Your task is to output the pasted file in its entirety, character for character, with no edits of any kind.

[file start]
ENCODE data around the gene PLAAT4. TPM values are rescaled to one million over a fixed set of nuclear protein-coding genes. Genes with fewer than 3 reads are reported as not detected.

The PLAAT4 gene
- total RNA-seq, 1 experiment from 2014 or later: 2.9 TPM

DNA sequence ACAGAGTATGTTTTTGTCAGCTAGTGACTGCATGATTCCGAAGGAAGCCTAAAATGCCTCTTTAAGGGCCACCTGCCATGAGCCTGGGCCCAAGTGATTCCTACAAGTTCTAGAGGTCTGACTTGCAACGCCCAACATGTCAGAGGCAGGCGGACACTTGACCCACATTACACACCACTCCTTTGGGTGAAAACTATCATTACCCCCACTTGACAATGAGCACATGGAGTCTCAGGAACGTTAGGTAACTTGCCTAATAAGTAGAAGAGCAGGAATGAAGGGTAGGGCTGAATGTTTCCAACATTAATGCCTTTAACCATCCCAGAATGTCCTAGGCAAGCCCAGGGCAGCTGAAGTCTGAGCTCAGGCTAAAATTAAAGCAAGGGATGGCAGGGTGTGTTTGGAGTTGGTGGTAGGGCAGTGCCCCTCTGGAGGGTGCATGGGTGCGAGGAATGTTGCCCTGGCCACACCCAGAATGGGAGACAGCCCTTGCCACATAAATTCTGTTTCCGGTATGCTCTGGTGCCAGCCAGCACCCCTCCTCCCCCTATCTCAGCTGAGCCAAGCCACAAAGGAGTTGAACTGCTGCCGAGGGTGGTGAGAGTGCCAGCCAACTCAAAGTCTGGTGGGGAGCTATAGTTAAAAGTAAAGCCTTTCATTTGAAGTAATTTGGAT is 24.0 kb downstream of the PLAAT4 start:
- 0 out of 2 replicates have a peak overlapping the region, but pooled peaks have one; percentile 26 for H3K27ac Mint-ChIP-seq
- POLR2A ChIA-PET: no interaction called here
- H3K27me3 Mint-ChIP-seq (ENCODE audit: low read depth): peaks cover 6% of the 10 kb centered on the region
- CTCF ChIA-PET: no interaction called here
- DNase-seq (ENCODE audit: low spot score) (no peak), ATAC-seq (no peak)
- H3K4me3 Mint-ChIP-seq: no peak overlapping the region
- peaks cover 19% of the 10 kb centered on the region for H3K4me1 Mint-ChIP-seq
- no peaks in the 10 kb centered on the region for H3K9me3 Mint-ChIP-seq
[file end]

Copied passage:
ENCODE data around the gene PLAAT4. TPM values are rescaled to one million over a fixed set of nuclear protein-coding genes. Genes with fewer than 3 reads are reported as not detected.

The PLAAT4 gene
- total RNA-seq, 1 experiment from 2014 or later: 2.9 TPM

DNA sequence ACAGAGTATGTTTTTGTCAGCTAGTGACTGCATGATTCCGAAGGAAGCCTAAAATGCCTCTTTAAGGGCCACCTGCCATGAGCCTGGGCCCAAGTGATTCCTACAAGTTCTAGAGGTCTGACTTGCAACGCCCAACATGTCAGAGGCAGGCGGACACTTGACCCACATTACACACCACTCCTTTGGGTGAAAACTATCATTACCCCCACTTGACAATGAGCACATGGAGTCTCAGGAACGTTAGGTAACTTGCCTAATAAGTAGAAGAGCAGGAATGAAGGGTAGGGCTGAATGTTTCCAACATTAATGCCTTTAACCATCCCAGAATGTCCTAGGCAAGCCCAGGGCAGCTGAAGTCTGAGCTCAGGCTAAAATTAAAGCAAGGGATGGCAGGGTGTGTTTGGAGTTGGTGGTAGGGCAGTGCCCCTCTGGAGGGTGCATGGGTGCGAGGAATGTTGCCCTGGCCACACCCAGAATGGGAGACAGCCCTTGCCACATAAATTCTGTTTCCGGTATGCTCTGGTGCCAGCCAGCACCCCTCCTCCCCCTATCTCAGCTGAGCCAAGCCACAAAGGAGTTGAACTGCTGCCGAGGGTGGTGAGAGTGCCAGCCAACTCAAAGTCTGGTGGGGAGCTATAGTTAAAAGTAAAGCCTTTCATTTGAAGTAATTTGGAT is 24.0 kb downstream of the PLAAT4 start:
- 0 out of 2 replicates have a peak overlapping the region, but pooled peaks have one; percentile 26 for H3K27ac Mint-ChIP-seq
- POLR2A ChIA-PET: no interaction called here
- H3K27me3 Mint-ChIP-seq (ENCODE audit: low read depth): peaks cover 6% of the 10 kb centered on the region
- CTCF ChIA-PET: no interaction called here
- DNase-seq (ENCODE audit: low spot score) (no peak), ATAC-seq (no peak)
- H3K4me3 Mint-ChIP-seq: no peak overlapping the region
- peaks cover 19% of the 10 kb centered on the region for H3K4me1 Mint-ChIP-seq
- no peaks in the 10 kb centered on the region for H3K9me3 Mint-ChIP-seq